The various rules of the Greek Orthodox Church have shaped people’s eating habits. Even non-religious Greeks abstain from foods deriving from animals –meat, dairy products and eggs— during the numerous Lenten days that precede Easter, Christmas and other religious occasions. This is the reason why many dishes – stuffed vegetables, pies etc. -- come in two versions: One with meat (sometimes called the "festive") or with cheese, and one without, for the days of fast. Greeks, until recently, have been mainly vegetarian not by choice but by necessity. Conditions were such that it was not possible to pasture large herds and so provide meat for everybody. A rare, festive dish, meat was consumed on Sundays, at Easter and Christmas, as well as on important family feasts. With its many islands, Greece has more boats per capita than cars. Nevertheless, fish and seafood has never being plentiful enough to become a staple for the people who live near the sea. The fish and seafood of the Aegean is exceptionally delicious but scarce, while the best fish islanders manage to catch is sold to the big cities for the much needed cash.
Grandparents used to relate stories about the men and women of Crete who lived healthily past the age of one hundred, thanks to a diet poor in meat but rich in olive oil, greens and grains. Strangely enough, those stories have now been proven scientifically correct. The irony is that the very people who told these stories were the ones who in practice did exactly the opposite. In the sixties, as the country recovered economically, imported meat and other foodstuff became plentiful and our parents and grandparents started to eat to their hearts' content to make up for lost time. Also they considered it their duty to stuff their children with lots of meat and imported butter. Although a large percentage of Greeks are still heavy smokers and the country doesn’t enjoy one of the highest standards of living in Europe, strangely enough, the inhabitants of Greece have one of the world’s highest life expectancy. Certainly the old eating habits must contribute to this...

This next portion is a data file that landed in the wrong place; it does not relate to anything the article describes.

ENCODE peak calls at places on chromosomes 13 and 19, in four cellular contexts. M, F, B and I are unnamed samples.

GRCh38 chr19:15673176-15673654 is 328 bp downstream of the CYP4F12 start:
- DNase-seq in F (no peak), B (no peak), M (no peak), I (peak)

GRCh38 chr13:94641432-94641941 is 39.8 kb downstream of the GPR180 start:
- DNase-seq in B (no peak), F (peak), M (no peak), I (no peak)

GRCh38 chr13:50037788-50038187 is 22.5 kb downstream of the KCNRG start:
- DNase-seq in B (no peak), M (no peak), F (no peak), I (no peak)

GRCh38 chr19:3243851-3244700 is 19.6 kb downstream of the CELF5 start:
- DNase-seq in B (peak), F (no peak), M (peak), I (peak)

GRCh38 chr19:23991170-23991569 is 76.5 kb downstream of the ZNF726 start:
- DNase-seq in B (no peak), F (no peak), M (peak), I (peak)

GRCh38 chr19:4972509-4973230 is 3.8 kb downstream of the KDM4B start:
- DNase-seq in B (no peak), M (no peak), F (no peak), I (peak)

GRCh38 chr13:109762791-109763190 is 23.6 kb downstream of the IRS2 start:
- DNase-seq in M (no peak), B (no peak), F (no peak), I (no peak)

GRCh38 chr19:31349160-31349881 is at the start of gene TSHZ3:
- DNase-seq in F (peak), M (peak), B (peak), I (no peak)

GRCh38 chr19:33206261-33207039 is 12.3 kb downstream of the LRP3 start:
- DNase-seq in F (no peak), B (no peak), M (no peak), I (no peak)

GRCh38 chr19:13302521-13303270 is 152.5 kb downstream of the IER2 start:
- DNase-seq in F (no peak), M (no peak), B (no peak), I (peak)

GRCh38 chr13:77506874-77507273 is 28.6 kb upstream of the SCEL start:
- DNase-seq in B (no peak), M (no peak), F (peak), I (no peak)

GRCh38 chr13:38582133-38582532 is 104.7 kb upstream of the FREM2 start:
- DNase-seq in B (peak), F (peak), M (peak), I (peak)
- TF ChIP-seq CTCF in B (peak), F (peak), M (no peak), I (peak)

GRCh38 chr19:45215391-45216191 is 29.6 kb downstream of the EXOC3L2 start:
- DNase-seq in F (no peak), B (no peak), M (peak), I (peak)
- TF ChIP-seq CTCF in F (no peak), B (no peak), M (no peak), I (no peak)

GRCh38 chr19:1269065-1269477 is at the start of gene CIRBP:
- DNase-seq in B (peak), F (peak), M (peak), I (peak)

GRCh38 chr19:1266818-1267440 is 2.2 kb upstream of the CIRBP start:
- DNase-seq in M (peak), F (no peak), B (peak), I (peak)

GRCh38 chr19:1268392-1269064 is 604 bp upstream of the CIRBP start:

Aglaia Kremezi --a journalist, writer, photographer and food columnist-- lives in Greece and divides her time between Athens, and Kea --an island of the Cyclades. She is an international authority on Greek food and a contributor to many US food publications, including Gourmet, Cooking Light, Bonne Appetit, Food Arts and Food & Wine. The Foods of the Greek Islands: Cooking and Culture at the Crossroads of the Mediterranean, (Houghton Mifflin, 2000) is her latest book. Her first book, The Foods of Greece, won a Julia Child Award. She is also the author of Mediterranean Pantry, Creating and Using Condiments and Seasonings (Artisan, 1994) and Mediterranean Hot, Spicy Dishes from Southern Italy, Greece, Turkey and North Africa (Artisan, 1996). She is a consultant for Molyvos, the upscale Greek restaurant in New York city, which was awarded three stars by Ruth Reichl of the New York Times. Her books feature not only recipes but beautiful photographs and essays that explain history, mythology and religion and how they fit in with the cooking of Greece and the Greek world. Her books can be found in most bookstores in the USA, Canada, UK and Greece and can also be ordered through GreeceinPrint by using this form. You can find descriptions of of her books on the cookbooks page.